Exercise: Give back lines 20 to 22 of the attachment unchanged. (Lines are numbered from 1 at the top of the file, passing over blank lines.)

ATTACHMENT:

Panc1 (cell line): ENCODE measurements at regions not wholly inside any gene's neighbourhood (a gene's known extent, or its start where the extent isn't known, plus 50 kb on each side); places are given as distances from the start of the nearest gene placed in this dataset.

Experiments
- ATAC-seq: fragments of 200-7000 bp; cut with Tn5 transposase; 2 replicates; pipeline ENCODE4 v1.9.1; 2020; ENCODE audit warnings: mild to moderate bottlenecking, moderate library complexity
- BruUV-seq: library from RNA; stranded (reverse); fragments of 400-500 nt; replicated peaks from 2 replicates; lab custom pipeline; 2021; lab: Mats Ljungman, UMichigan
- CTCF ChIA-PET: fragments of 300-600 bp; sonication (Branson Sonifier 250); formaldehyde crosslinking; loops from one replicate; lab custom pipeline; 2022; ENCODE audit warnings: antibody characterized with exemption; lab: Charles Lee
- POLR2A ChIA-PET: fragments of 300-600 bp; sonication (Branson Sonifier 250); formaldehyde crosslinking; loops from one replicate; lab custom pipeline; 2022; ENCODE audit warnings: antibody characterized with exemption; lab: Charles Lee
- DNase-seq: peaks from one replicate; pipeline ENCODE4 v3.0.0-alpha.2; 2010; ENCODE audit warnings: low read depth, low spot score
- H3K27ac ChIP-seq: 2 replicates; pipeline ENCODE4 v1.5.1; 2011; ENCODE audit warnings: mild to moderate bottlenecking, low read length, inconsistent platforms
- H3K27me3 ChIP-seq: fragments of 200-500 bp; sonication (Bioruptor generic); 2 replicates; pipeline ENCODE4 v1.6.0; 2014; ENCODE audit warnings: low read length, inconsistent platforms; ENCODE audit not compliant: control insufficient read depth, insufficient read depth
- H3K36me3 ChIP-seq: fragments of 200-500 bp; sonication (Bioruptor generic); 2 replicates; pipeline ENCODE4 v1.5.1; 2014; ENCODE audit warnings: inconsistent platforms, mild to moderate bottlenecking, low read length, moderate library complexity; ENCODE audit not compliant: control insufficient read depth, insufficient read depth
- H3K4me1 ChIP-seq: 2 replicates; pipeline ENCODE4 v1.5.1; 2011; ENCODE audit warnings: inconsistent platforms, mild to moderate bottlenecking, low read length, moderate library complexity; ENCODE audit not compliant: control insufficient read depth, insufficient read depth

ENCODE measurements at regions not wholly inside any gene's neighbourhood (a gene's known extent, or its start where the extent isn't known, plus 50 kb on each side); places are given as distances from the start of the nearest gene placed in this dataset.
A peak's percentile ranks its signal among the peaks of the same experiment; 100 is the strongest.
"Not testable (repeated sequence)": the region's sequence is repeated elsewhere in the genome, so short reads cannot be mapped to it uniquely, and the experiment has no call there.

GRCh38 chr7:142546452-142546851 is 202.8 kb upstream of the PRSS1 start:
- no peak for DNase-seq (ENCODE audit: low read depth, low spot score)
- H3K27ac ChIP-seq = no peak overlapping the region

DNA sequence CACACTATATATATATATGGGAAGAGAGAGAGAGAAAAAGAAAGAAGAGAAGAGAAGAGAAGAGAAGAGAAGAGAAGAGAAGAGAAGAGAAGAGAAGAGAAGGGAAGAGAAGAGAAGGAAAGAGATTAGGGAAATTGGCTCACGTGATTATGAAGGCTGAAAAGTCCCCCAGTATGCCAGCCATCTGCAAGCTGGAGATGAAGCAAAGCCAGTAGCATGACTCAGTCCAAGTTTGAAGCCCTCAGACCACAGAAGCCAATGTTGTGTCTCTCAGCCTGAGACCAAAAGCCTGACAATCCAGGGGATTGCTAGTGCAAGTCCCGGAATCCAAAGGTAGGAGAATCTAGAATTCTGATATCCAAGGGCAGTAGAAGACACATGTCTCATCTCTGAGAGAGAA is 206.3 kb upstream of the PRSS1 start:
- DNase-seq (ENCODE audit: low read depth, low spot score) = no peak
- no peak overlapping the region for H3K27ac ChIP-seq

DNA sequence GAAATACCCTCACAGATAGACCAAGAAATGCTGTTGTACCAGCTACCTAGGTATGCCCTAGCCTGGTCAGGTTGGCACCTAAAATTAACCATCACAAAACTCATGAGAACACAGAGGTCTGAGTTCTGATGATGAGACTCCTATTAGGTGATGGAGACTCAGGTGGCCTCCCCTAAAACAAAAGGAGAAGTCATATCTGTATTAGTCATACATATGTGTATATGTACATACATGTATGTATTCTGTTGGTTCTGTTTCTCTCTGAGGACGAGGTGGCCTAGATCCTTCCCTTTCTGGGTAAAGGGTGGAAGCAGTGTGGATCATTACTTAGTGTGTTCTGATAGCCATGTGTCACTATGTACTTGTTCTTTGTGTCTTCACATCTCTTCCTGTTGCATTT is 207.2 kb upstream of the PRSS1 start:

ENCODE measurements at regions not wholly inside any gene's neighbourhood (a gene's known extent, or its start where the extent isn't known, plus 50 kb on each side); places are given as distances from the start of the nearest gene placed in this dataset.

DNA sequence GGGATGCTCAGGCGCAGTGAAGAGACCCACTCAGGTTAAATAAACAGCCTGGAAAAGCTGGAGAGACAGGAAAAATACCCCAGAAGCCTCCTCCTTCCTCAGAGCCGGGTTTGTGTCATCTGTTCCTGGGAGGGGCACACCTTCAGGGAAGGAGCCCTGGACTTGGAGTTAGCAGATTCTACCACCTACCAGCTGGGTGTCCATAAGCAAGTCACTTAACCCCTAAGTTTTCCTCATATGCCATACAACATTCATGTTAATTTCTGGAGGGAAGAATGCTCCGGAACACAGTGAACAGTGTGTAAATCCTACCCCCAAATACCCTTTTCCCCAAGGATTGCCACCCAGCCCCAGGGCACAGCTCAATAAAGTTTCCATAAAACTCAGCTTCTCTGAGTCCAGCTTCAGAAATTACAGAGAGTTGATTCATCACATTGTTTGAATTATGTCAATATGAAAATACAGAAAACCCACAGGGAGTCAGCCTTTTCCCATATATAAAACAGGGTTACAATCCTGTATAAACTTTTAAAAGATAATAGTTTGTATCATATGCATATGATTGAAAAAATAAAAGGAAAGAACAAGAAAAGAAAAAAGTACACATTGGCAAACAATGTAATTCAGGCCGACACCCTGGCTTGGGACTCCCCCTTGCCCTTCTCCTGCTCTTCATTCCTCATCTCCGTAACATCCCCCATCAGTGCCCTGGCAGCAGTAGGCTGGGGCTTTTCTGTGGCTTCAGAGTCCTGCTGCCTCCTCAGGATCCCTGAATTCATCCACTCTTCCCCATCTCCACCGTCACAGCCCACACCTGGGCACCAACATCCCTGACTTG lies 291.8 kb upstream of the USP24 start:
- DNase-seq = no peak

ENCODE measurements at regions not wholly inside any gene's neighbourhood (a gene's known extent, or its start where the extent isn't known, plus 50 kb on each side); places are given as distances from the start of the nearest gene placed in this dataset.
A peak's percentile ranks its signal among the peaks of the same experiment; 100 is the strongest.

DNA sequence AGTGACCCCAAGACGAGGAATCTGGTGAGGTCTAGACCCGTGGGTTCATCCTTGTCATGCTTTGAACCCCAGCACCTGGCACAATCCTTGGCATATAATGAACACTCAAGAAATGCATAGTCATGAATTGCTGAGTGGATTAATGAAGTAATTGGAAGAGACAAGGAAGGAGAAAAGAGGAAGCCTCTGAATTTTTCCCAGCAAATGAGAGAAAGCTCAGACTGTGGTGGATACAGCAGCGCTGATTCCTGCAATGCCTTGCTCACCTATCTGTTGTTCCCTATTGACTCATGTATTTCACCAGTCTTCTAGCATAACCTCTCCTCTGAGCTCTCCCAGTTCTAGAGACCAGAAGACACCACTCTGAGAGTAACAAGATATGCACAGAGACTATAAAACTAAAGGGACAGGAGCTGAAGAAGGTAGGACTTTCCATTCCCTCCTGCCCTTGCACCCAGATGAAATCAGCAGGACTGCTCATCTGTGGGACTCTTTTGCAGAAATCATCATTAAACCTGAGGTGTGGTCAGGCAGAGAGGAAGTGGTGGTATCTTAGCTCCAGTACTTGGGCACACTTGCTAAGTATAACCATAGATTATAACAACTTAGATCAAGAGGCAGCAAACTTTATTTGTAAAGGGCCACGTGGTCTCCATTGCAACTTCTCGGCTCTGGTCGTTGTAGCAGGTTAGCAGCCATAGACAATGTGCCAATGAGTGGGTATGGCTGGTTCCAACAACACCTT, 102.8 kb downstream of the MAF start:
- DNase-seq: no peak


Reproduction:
- no peak overlapping the region for H3K27ac ChIP-seq

DNA sequence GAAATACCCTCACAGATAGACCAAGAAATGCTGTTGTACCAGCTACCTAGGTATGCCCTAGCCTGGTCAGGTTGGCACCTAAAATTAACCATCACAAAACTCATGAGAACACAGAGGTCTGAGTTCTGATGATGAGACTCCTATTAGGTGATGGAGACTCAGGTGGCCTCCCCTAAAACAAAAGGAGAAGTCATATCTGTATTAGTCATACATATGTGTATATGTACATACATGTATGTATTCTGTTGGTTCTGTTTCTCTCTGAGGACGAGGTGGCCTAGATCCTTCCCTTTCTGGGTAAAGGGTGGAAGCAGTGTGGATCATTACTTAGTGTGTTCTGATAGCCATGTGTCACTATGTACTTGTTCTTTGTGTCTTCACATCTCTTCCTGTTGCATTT is 207.2 kb upstream of the PRSS1 start:

ENCODE measurements at regions not wholly inside any gene's neighbourhood (a gene's known extent, or its start where the extent isn't known, plus 50 kb on each side); places are given as distances from the start of the nearest gene placed in this dataset.